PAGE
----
War of the Rebellion: Serial 037 Page 0118 Mississippi, WEST TENNESSEE, ETC. Chapter XXXVI.

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Number 36. Report of Colonel Elijah Gates, first Missouri Cavalry (Confederate). HEADQUARTERS SECOND DIVISION,

Demopolis, ALA., August 1, 1863.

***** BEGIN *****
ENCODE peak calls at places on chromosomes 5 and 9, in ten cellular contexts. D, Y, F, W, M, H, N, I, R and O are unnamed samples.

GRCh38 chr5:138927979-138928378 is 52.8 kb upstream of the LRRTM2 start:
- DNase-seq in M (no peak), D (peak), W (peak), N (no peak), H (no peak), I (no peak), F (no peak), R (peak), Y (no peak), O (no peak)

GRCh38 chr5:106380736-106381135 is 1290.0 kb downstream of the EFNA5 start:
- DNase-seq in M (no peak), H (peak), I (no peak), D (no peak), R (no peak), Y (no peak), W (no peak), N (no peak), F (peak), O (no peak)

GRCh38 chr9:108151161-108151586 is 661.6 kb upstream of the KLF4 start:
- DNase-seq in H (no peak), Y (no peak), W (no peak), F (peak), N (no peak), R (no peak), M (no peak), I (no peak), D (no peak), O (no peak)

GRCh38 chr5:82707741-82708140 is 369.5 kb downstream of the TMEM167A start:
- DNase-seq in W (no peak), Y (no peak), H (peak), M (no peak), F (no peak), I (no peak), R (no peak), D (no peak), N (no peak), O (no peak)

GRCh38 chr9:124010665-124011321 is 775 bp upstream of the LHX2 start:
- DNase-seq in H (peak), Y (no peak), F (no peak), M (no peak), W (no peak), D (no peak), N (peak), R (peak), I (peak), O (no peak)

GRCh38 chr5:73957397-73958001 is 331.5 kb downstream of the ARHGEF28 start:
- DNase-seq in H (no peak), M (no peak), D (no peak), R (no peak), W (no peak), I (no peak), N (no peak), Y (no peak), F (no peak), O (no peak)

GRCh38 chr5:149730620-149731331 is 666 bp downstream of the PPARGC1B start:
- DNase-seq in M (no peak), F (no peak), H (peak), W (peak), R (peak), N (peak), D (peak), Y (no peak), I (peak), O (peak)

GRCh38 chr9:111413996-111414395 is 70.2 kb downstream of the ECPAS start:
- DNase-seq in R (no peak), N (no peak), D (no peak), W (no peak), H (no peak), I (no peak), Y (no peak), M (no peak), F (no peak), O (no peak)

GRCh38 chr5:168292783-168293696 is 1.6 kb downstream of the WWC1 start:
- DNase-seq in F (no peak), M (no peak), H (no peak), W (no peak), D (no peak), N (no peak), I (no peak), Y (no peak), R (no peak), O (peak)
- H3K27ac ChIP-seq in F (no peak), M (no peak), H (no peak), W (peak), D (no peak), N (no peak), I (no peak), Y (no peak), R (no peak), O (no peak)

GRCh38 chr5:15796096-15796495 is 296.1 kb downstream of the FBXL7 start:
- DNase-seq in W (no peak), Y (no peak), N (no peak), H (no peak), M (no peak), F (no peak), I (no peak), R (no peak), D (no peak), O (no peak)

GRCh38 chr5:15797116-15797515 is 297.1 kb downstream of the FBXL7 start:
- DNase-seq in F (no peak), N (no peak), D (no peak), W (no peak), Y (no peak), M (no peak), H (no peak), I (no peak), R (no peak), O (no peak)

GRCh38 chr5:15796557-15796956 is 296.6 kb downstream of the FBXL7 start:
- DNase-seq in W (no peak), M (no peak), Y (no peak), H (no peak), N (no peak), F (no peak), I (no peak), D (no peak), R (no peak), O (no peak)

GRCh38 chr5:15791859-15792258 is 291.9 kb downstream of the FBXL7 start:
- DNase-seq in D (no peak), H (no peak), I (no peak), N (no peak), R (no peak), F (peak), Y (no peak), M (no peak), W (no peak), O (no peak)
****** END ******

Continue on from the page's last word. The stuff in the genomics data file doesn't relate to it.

SIR: I have the honor, in obedience to the instructions of the lieutenant-general commanding, to submit the following report of the action of the SECOND Brigade at the battle of Baker's Creek on May 16 last: About 11 o'clock on the morning of May 12, the forces of the enemy attacked my pickets-composed of three companies of infantry and a section of artillery, commanded by Major [W. C.]Parker-some 4 miles south of Edwards Depot. The enemy opened upon with skirmishers and artillery. I had possession of the creek where the road crosses leading to Port Gibson. I held them in check at this point for an hour or more, when we had to fall back slowly to the reserve (in order to keep them from flanking us), which was some 2 miles south of Edwards Depot. There I put my infantry and artillery in position, and telegraphed to General Bowen my idea of the enemy's movements. General Bowen for the wagon trains of both brigades, and I would save the stores that night. He did so, and by daylight next morning we had everything out of the depot-about seventy-five wagon loads. At the time General Bowen started the wagons to me he telegraphed me t hold my position; that General Green would be ordered to my support at once. Accordingly, at daylight General Green arrived, followed by Colonel [F. M] Cockrell; s brigade, also Generals Loring's and Stevenson's DIVISION. They formed line of battle 2 miles south of Edwards Depot. About 12 o'clock, general Loring ordered me to take a battalion of sharpshooters, then commanded by Captain [W. S.]Catterson, move to the front and press the Federal pickets, and ascertain whether or not the enemy were there in force. I did, so, and drove in the enemy's pickets, but soon had to fall back myself, for I was satisfied, from the force they brought up, that their whole force was there. I reported the same Generals Green and Bowen. About 12 o'clock on the 15th, we were ordered to move out no the road leading from the depot to Clinton. We followed the Clinton road until after crossing Baker's Creek. We then took a neighborhood road through some plantations, and about 11 p. m. bivouacked for the night and drew out skirmishers. About sunrise the 16th, a skirmish commenced with General Grant's and General Pemberton's troops. I was ordered by General Green to call my men in line and move by the right companies to the rear, which we did, first and last, to the distance of about a mile. We halted, about faced, and moved to the front some 600 yards and halted in the timber. I occupied the right of Green's brigade. General Green sent me word that General Loring was preparing for a charge, and did not want his brigade to be being in the charge. We remained in this position, I suppose, about an hour. By this time the enemy had attacked General Stevenson, on our left. We were then moved by the left flank at a double-quick nearly three-fourths of a mile; were then put in line of battle and moved to the front 200 or 300 yards before we commenced firing. There Colonel Cockrell met with his saber in hand, and exclaimed he